Only half of a crisis team's positions were filled when a man died after contacting them 37 times for mental health help, it has emerged.

David Stevens, 57, was a patient of County Durham and Darlington Crisis Team (CDDCT), part of the Tees, Esk and Wear Valleys (TEWV) NHS Trust when he took his own life at his home in Willington, on June 15, 2022, after he repeatedly contacted TEWV services with concerns about anxiety, issues sleeping, hearing voices, and depression.

There were unqualified and unregistered practitioners answering calls, including from Mr Stevens, on the team designed to deal with vulnerable patients in the throes of a mental health crisis, an inquest in Crook heard today (Tuesday, October 17).

TEWV were aware of issues with their crisis service that may have contributed to Mr Stevens’ care, which was deemed to be “not at expected levels”.

The Northern Echo: David Stevens died on June 15, 2022.

Mr Stevens’ sister, Keeley Card, called his death “needless and untimely”, saying that the family feels as though he was “let down massively” by his mental health team.

There were “longstanding issues” with the CDDCT that TEWV was aware of in the months preceding Mr Stevens’ death. A thematic review had been commissioned after four people died in quick succession in early 2021.

Still, these issues, such as poor staffing levels and unregistered and unqualified practitioners, may have played a factor in the care that Mr Stevens, which was given months later.

“Nearly every instance” of contact Mr Stevens had with the crisis team was “not at the expected level of care” according to Lynn Lewendon, who conducted a serious incident review into his care. However, it was also noted that Mr Stevens had found many interactions with TEWV’s staff “helpful”.

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Mr Stevens had called the CDDCT asking for cognitive behavioural therapy, and requesting advice on his medication – which should have been passed onto his GP, but was not.

Ms Lewendon said that she found a “culture of firefighting” at the crisis team due to low staff levels.

The crisis team had been in business continuity measures – where only 50 per cent or fewer positions were filled, and the aim was to keep the essential services going - for the months leading up to David’s death.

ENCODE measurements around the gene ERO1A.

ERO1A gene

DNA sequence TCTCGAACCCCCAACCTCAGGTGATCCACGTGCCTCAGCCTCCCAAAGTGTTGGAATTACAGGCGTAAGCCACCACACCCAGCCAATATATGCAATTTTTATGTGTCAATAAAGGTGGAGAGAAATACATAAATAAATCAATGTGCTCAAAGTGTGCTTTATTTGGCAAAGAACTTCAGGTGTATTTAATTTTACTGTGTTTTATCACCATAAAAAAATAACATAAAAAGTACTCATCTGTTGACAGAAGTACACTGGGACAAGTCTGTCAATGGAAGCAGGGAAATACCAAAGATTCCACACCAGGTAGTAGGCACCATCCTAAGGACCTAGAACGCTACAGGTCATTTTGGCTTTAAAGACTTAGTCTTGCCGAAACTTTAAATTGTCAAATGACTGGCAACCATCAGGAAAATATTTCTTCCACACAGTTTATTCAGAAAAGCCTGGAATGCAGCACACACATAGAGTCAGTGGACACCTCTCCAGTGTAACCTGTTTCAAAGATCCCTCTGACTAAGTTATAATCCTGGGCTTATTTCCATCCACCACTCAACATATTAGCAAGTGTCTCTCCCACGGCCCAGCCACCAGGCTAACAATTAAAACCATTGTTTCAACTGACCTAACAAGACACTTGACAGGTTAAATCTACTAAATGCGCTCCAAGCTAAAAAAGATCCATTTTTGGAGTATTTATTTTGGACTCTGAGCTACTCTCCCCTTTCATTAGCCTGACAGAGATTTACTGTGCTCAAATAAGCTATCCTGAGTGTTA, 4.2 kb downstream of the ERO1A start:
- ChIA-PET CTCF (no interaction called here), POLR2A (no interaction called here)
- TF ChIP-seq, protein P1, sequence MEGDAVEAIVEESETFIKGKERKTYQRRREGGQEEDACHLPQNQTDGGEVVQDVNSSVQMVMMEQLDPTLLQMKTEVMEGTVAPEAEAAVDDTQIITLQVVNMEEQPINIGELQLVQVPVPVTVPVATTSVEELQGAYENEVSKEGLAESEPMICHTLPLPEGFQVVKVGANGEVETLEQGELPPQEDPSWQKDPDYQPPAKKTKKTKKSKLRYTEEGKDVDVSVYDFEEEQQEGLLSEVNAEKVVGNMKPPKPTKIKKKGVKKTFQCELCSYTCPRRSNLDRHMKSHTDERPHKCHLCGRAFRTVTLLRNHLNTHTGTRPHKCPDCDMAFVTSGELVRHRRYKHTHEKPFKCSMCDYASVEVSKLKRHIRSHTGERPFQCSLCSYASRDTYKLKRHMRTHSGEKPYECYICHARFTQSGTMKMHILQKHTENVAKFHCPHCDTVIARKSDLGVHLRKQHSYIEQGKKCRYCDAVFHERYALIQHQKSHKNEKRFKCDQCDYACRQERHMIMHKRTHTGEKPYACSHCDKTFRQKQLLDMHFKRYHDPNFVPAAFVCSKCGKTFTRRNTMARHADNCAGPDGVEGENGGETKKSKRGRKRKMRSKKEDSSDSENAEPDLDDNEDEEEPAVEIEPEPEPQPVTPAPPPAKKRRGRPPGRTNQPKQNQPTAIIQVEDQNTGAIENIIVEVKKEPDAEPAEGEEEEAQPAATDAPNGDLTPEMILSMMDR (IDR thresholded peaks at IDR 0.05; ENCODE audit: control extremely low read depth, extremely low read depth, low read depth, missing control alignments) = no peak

The “staffing crisis” meant that unqualified and unregistered practitioners had to pick up crisis calls from vulnerable patients – often meaning that triage tools were underutilised or records incomplete.

Though improvements have been made by the CDDCT, about 20 to 30 per cent of positions on the team are currently unfilled, said the team’s director of nursing Sharon Salvin.

Mr Stevens died at his home after being released from hospital just a day before after a failed attempt to take his own life.

TEWV was accused of “silo working” and “not taking a helicopter view” of Mr Stevens’ case, with clinicians on different teams not communicating with each other, police, A&E staff, or GPs.

Ms Lewendon said: “No one was able to take a helicopter view (an overview) about his calls to teams – to me, frequent calls to multiple teams would indicate he’s increasingly anxious”,

But the trust has said that they are “committed to learning”, with Mr Stevens' case now being used as a training example to warn staff about the “dangers” of silo working.

There have been changes in structure, leadership, and procedures in the CDDCT since Mr Stevens' death, and the service has come out of business continuity measures, according to Ms Salvin.

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The inquest in Crook, which is expected to last three days, continues.

This inquest comes in a period of intense scrutiny for TEWV. Only last month, the trust pleaded guilty in connection to the deaths of two of their patients, Christie Harnett and Patient X. On the same day, the trust pleaded not guilty concerning the death of Emily Moore, 18, who died at a TEWV hospital in Durham. Emily’s case is set to go to trial in February next year.

This summer The Northern Echo revealed that 41 mental health patients died within six months of getting care from the Durham and Darlington Crisis Team (DDCT) - since February 2021.

If you are in need of support you can contact the following:

- Samaritans is available, day or night, 365 days of the year. You can call them for free on 116 123, email them at, or visit to find your nearest branch.

- If U Care Share on 0191 387 5661 or text IUCS to 85258

- SANE on 07984 967 708, Calm on 0800 58 58 58

- Tees, Esk and Wear Valleys NHS Foundation Trust crisis line 0800 0516 171.